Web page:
Musician Pharrell Williams Gallery of Digital Assets (GODA), which provides a platform for traditional artists to step into the NFT space, has been caught in controversy. It recently held an auction for tokenized digital recreations of influential Swedish abstract artists Hilma af Klint’s artwork.
The Paintings of the Temple Ethereum-based NFTs were created by GODA in collaboration with Stolpe Publishing, Acute Art, and The Hilma af Klint Foundation. Only two identical sets of 193 digital NFT recreations of af Klint’s artwork were minted, and one non-commercial set was donated to the Foundation. 163 NFTs from the other set were put for auction this week, and another 30 pieces were kept by the GODA team. The NFTs were launched with the late artist Hilma af Klint’s official catalogue raisonne.
Members of the late artist’s family have criticized the NFT launch. Johan af Klint, Hilma af Klint’s nephew, and Hedvig Ersman, the granddaughter of Erik af Klint, said the non-fungible tokens went against the artist’s wishes. Ersman tweeted that it is not even the Hilman af Klint Foundation selling the paintings. He said the paintings belong to the Hilman af Klint Foundation, and the ethical rights to the paintings belong to the Foundation as well.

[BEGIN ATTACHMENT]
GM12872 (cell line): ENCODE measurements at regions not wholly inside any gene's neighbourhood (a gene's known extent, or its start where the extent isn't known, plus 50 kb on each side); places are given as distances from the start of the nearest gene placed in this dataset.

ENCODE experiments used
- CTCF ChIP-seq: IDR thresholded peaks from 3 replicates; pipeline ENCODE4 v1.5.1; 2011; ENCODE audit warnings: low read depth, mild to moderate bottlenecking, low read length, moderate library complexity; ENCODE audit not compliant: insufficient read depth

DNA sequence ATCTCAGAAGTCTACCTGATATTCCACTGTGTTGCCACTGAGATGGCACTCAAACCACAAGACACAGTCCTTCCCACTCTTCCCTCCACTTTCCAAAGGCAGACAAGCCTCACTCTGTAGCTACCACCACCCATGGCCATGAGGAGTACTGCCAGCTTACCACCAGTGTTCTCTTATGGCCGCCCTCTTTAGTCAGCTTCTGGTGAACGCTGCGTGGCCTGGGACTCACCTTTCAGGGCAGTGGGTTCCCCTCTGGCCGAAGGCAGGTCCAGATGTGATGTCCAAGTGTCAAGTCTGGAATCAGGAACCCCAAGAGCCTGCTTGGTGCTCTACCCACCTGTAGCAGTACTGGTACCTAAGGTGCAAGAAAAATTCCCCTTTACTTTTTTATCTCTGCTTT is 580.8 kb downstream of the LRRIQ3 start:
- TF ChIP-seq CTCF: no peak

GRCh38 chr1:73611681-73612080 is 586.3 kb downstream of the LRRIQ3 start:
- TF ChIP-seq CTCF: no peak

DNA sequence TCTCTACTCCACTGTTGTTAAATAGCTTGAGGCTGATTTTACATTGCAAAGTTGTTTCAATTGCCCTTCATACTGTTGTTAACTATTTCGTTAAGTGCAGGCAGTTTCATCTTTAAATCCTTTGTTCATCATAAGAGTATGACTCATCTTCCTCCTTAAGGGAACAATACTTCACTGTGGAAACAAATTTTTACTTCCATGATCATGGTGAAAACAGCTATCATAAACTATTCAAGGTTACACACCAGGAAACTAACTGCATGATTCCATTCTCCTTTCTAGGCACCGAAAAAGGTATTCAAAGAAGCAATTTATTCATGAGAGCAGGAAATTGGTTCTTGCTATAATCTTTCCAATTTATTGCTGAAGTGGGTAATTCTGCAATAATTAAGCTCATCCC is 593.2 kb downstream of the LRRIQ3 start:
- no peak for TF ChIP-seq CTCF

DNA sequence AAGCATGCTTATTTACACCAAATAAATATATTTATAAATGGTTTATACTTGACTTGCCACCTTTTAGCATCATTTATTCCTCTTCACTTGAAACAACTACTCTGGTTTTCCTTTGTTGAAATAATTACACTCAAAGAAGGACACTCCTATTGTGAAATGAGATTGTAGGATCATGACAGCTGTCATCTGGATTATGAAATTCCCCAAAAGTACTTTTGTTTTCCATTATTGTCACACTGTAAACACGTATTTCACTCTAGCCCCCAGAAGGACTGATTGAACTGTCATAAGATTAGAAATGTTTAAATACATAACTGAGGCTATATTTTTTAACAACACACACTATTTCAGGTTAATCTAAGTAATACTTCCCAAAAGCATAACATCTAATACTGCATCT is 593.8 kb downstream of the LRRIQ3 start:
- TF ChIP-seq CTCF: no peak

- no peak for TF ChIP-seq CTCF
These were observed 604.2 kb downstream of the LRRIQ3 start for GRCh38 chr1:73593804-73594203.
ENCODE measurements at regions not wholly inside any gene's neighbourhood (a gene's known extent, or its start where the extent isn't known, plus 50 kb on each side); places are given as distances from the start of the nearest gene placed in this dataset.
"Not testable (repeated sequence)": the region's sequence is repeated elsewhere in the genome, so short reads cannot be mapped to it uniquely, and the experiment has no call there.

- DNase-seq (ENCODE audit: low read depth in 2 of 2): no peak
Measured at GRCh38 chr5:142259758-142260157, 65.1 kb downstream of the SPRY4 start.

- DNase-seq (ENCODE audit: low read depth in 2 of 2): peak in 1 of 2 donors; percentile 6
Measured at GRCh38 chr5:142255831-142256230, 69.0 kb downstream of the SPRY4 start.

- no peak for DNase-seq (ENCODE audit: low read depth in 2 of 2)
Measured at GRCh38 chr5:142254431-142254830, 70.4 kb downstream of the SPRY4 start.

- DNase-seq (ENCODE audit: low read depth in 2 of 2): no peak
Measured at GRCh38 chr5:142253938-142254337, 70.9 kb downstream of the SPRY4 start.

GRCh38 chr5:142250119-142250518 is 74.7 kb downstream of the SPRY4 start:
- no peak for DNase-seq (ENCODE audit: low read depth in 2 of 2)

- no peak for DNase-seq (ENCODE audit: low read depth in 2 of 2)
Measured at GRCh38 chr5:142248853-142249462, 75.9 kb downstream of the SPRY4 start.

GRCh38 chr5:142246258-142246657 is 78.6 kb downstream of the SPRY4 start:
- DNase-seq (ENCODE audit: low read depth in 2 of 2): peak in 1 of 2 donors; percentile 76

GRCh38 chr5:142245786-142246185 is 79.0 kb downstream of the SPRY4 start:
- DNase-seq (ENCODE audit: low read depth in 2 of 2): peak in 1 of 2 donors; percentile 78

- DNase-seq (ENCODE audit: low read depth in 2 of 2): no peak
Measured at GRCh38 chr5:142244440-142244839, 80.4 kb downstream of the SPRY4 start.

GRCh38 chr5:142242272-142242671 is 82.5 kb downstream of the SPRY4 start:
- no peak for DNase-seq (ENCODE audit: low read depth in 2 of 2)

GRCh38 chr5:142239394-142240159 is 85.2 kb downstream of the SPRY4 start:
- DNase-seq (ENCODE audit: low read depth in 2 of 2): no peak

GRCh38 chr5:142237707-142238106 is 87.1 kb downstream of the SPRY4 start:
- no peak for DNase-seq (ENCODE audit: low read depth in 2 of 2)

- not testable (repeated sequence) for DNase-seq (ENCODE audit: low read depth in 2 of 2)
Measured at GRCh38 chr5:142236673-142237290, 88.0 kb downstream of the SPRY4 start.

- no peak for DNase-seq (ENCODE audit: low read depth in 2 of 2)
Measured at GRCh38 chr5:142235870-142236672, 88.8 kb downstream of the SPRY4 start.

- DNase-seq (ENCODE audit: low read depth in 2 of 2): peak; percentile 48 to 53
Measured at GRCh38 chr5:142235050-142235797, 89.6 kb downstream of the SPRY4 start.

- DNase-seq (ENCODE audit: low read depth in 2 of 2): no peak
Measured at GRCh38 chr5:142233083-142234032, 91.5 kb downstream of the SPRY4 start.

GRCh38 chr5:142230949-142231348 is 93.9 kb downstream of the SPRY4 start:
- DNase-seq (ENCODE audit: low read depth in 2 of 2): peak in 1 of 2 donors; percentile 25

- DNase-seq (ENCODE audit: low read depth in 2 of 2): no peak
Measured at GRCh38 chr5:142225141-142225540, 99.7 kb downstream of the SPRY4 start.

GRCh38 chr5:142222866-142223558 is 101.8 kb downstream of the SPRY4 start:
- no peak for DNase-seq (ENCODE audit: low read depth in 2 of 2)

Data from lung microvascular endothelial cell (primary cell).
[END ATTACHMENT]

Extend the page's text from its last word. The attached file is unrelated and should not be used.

She highlighted that Hilma af Klint regarded the paintings as all part of one project. As such, it was meant to be kept together. Ersman said the paintings are not meant for a person to have hanging on their wall in the living room. They are commercializing the project through the NFTs and using the artist’s name and reputation to subvert her message.
Jessica Hoglund, The Hilman af Klint Foundation CEO, told Hyperallergic that the artwork is itself in the public domain. She said the Foundation has a partnership in place with Stolpe for catalogue raisonne, and the deal includes NFTs.